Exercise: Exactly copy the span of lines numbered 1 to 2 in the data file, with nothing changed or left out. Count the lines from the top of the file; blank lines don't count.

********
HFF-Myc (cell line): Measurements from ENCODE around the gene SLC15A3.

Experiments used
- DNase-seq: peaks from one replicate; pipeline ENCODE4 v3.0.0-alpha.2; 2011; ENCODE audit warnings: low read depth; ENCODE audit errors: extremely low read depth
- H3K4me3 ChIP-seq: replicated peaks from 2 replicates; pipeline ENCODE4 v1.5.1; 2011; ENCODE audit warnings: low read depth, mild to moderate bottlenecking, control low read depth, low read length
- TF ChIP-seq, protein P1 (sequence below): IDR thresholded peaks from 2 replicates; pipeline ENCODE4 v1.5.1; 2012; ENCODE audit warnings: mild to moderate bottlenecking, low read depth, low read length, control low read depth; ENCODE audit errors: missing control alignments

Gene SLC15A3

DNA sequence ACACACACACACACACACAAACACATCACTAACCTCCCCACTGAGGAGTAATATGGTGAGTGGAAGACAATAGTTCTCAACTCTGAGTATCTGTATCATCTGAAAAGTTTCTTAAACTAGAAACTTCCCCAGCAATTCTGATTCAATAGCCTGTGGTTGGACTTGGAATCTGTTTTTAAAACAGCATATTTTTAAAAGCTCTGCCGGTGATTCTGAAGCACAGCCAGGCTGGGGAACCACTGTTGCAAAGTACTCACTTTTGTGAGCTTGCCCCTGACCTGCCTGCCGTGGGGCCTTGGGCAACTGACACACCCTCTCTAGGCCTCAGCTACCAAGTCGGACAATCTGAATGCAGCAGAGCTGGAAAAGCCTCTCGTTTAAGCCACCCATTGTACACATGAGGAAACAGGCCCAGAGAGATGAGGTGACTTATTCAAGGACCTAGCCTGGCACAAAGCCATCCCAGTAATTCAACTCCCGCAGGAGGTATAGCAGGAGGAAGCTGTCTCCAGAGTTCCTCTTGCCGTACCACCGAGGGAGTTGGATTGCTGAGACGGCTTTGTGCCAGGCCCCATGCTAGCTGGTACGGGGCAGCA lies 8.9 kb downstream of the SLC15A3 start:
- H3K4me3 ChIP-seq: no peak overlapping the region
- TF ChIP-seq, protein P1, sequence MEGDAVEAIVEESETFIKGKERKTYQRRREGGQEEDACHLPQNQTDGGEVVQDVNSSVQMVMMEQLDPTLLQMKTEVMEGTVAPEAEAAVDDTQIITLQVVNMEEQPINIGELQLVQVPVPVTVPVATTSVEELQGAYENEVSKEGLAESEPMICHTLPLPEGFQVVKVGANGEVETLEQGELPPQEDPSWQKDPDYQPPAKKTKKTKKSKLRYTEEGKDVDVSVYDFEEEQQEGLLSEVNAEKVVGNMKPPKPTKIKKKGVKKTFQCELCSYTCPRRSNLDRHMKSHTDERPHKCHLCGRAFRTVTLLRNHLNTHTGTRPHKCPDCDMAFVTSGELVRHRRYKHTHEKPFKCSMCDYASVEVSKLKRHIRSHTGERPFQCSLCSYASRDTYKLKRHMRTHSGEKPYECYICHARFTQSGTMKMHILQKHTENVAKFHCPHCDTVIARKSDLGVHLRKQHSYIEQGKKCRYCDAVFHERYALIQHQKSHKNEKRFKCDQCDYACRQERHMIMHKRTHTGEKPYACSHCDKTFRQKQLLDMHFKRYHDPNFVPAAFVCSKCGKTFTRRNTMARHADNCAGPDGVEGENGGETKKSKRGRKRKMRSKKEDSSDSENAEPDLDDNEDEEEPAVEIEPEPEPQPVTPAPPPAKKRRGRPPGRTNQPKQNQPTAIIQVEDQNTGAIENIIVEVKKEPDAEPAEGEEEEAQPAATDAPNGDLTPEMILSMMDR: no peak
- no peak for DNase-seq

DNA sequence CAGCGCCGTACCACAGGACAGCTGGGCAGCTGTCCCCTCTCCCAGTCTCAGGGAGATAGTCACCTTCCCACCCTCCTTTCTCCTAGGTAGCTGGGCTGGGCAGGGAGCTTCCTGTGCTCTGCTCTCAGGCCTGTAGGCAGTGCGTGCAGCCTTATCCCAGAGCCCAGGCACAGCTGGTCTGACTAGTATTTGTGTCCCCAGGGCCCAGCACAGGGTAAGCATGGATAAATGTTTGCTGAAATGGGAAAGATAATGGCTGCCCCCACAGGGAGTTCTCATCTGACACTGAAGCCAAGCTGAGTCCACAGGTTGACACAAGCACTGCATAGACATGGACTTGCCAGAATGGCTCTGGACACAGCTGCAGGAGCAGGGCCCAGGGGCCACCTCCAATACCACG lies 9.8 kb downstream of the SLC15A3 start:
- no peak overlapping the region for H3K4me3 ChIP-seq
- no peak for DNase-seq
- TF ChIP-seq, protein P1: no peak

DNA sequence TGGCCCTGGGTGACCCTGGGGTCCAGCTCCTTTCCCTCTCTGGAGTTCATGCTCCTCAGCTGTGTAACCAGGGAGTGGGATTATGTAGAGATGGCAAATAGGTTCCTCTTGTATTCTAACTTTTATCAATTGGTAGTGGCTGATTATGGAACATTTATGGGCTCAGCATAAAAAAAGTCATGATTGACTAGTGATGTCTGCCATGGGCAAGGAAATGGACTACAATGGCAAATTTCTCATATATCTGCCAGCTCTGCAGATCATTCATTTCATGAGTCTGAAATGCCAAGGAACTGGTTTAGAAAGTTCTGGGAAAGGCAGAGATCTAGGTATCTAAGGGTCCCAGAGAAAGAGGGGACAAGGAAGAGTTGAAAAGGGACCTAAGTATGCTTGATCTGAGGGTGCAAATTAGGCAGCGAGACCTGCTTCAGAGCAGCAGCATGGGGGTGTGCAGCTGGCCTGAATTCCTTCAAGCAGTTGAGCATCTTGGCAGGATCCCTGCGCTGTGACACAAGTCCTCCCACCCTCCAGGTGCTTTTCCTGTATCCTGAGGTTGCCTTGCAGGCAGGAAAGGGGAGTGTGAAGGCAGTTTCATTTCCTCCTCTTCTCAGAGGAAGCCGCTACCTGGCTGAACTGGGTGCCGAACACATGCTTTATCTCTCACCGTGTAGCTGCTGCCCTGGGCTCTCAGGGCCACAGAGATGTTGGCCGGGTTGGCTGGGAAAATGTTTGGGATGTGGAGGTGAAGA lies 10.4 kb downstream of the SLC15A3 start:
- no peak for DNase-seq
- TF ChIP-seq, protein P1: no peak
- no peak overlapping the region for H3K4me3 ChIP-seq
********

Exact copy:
HFF-Myc (cell line): Measurements from ENCODE around the gene SLC15A3.

Experiments used